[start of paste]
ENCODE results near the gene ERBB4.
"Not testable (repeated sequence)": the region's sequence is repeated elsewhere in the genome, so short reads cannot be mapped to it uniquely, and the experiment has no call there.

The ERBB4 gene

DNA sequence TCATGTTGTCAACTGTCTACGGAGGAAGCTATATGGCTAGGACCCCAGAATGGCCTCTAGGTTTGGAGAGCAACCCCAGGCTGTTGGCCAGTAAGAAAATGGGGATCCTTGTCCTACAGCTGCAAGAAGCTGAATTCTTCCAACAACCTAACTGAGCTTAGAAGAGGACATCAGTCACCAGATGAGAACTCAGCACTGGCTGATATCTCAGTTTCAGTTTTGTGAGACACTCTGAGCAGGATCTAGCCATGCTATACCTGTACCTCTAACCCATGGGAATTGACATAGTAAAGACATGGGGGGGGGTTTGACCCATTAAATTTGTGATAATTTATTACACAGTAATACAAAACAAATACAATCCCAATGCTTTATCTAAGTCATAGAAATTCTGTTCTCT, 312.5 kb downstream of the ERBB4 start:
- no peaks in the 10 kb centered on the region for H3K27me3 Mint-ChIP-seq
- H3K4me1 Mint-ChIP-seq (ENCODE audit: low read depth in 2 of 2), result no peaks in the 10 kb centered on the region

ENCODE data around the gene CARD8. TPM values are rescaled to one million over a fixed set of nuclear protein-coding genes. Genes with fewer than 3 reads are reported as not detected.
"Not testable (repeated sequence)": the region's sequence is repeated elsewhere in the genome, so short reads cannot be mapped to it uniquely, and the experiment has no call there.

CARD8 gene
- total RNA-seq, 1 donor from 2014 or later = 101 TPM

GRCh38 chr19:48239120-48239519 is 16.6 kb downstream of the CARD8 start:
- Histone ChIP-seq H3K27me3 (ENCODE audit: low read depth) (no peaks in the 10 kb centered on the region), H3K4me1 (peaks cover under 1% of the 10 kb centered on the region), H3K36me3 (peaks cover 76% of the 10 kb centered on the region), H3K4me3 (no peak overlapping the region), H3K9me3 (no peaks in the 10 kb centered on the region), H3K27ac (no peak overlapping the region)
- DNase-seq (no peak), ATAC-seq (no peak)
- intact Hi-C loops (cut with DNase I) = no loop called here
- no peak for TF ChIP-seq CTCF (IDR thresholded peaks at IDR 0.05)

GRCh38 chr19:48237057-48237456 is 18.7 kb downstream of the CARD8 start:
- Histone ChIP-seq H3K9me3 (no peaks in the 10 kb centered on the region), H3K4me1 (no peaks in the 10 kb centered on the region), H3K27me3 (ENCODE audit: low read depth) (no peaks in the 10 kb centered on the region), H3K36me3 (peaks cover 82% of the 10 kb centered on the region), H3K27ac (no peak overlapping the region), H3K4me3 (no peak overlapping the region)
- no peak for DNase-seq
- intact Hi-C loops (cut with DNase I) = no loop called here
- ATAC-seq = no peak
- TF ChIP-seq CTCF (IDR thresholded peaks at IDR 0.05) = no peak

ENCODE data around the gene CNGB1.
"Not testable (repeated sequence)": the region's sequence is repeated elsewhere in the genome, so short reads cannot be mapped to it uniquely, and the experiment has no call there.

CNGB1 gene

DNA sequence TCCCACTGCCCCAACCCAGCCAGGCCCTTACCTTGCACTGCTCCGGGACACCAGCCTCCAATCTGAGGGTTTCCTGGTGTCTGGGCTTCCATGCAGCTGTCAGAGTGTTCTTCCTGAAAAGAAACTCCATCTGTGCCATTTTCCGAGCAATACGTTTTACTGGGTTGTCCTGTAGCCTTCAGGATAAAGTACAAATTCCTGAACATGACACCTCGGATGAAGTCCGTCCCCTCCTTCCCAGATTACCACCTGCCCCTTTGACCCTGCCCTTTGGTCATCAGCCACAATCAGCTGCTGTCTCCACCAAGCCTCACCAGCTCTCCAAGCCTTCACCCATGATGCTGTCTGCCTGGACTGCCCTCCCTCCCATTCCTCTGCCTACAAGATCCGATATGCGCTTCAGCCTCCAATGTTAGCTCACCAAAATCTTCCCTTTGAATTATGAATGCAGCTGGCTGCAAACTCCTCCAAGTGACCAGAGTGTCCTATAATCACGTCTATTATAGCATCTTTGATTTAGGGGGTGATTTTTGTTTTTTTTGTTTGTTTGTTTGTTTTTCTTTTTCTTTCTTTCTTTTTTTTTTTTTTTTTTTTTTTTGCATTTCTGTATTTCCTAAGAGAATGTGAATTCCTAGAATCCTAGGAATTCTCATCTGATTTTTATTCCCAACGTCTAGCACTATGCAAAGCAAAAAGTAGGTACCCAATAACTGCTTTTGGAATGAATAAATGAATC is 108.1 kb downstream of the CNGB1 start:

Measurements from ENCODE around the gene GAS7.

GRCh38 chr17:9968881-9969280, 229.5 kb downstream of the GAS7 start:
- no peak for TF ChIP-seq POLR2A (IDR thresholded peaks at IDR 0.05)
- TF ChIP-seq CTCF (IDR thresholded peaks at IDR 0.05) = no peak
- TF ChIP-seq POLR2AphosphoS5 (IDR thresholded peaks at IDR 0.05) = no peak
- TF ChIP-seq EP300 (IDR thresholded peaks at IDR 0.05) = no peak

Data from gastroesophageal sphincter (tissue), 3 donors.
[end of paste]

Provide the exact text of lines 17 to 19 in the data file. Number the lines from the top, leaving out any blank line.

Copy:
- Histone ChIP-seq H3K9me3 (no peaks in the 10 kb centered on the region), H3K4me1 (no peaks in the 10 kb centered on the region), H3K27me3 (ENCODE audit: low read depth) (no peaks in the 10 kb centered on the region), H3K36me3 (peaks cover 82% of the 10 kb centered on the region), H3K27ac (no peak overlapping the region), H3K4me3 (no peak overlapping the region)
- no peak for DNase-seq
- intact Hi-C loops (cut with DNase I) = no loop called here